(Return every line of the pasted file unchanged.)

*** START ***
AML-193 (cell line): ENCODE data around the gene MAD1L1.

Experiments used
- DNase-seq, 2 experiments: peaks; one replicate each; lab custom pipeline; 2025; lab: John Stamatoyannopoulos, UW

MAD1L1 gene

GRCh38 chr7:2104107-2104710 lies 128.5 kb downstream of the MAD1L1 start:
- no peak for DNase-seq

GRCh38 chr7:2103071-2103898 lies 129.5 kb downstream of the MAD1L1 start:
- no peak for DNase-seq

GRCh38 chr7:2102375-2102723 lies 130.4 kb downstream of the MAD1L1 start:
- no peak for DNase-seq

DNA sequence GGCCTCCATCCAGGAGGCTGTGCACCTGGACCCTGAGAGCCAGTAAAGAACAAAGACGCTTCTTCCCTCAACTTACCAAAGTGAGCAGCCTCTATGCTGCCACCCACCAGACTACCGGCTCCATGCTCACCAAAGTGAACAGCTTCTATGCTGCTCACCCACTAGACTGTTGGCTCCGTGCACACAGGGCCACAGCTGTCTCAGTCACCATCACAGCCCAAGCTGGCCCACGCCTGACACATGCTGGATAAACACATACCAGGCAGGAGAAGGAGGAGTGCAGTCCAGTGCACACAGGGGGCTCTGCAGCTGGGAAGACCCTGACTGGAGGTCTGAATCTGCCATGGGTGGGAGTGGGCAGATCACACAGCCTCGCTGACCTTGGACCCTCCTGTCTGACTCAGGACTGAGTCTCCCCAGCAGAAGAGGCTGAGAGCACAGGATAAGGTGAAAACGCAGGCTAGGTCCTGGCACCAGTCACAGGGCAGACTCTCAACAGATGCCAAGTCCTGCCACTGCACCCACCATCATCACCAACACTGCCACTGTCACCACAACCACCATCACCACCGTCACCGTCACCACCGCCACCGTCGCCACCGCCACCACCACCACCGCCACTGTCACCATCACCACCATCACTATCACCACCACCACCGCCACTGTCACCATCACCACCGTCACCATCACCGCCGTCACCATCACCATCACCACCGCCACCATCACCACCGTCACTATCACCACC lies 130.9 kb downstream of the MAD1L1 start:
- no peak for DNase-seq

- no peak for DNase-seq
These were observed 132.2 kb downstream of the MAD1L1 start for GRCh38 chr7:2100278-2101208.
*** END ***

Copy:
AML-193 (cell line): ENCODE data around the gene MAD1L1.

Experiments used
- DNase-seq, 2 experiments: peaks; one replicate each; lab custom pipeline; 2025; lab: John Stamatoyannopoulos, UW

MAD1L1 gene

GRCh38 chr7:2104107-2104710 lies 128.5 kb downstream of the MAD1L1 start:
- no peak for DNase-seq

GRCh38 chr7:2103071-2103898 lies 129.5 kb downstream of the MAD1L1 start:
- no peak for DNase-seq

GRCh38 chr7:2102375-2102723 lies 130.4 kb downstream of the MAD1L1 start:
- no peak for DNase-seq

DNA sequence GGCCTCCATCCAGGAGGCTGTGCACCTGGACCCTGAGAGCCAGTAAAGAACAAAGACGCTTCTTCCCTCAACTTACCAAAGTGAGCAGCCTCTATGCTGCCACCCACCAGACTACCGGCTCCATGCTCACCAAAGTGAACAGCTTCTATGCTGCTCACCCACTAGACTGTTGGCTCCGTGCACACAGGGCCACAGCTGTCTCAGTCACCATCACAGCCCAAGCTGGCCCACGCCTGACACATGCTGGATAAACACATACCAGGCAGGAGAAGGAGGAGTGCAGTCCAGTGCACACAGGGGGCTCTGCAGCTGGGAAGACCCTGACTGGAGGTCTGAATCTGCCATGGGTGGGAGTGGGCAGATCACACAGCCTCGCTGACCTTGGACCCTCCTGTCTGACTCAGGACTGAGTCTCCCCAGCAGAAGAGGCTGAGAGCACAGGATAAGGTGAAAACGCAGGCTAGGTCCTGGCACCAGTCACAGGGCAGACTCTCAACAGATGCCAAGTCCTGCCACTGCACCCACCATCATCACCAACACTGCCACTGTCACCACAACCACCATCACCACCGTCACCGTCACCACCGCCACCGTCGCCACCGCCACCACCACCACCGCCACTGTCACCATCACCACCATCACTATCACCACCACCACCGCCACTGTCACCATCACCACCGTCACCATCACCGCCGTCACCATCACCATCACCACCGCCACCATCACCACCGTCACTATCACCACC lies 130.9 kb downstream of the MAD1L1 start:
- no peak for DNase-seq

- no peak for DNase-seq
These were observed 132.2 kb downstream of the MAD1L1 start for GRCh38 chr7:2100278-2101208.